New Brunswick, a captivating province nestled on Canada’s east coast, is known for its picturesque landscapes, charming towns, and rich cultural heritage. While its natural beauty and friendly locals are well-known, there are hidden gems and intriguing stories that even long-time residents might not be aware of.

Let’s delve into 15 lesser-known facts that offer a fresh perspective on this beloved province.

15 Little-Known Facts:

  1. Magnetic Hill Mystery: Magnetic Hill, located near Moncton, is a gravity-defying optical illusion where cars appear to roll uphill. The true cause of this phenomenon remains a mystery.
  2. The World’s Largest Lobster: Shediac, the “Lobster Capital of the World,” is home to the world’s largest lobster statue, a towering tribute to the region’s iconic crustacean.
  3. Covered Bridges Galore: New Brunswick boasts over 58 covered bridges, the most of any province in Canada, each with its own unique charm and history.
  4. The Bay of Fundy’s Tidal Wonders: The Bay of Fundy experiences the highest tides in the world, creating dramatic landscapes and unique natural phenomena like the reversing falls in Saint John.
  5. Home to the World’s Longest Covered Bridge: Hartland Covered Bridge, spanning the Saint John River, holds the Guinness World Record for the longest covered bridge, stretching 1,282 feet.
  6. The “Chocolate River”: The Petitcodiac River, known as the “Chocolate River” due to its muddy brown color, is a tidal bore river that experiences a unique wave phenomenon twice a day.
  7. Acadian Culture and History: New Brunswick is home to a vibrant Acadian community, with a rich history, distinct culture, and lively festivals like the Tintamarre.
  8. The Hopewell Rocks Tidal Sculptures: The Hopewell Rocks, also known as the “Flowerpot Rocks,” are unique rock formations sculpted by the Bay of Fundy’s tides, resembling giant flowerpots.
  9. The World’s First Tidal Energy Project: The Bay of Fundy’s powerful tides have led to the development of the world’s first tidal energy project, generating electricity from the natural movement of the tides.
  10. The “Irving” Empire: The Irving family, a prominent business dynasty, has a significant presence in New Brunswick, with interests in oil refining, forestry, shipbuilding, and media.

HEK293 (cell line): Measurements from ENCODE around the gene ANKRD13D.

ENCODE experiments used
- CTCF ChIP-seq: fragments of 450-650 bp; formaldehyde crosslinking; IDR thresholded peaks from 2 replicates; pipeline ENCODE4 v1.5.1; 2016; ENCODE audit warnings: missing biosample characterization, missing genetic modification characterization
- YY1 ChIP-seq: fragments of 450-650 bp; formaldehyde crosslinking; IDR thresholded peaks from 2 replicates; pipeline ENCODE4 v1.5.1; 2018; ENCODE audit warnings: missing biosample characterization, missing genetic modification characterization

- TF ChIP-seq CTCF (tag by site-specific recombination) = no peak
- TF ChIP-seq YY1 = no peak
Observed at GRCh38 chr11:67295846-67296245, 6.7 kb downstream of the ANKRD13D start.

11. The Kingsbrae Garden Oasis: Kingsbrae Garden in Saint Andrews is a 27-acre horticultural masterpiece, featuring over 50,000 perennials, an award-winning children’s garden, and a sculpture garden.
  12. The Fundy Footpath Hiking Challenge: The Fundy Footpath, a rugged 41-kilometer coastal trail, is a challenging but rewarding hiking experience that offers breathtaking views of the Bay of Fundy.
  13. The “Potato World” Museum: The Potato World museum in Florenceville-Bristol celebrates the province’s potato industry, showcasing its history, cultivation techniques, and culinary uses.
  14. The Roosevelt Campobello International Park: This unique park on Campobello Island commemorates the summer home of former U.S. President Franklin D. Roosevelt, fostering cross-border friendship and understanding.
  15. A Bilingual Province: New Brunswick is the only officially bilingual province in Canada, with both English and French recognized as official languages.


New Brunswick is a province of natural wonders, cultural treasures, and intriguing stories. From gravity-defying hills to the world’s highest tides, its unique landscapes and rich history offer a captivating experience for visitors and residents alike. Whether you’re exploring its charming towns, hiking its rugged trails, or savoring its fresh seafood, New Brunswick is sure to leave a lasting impression.

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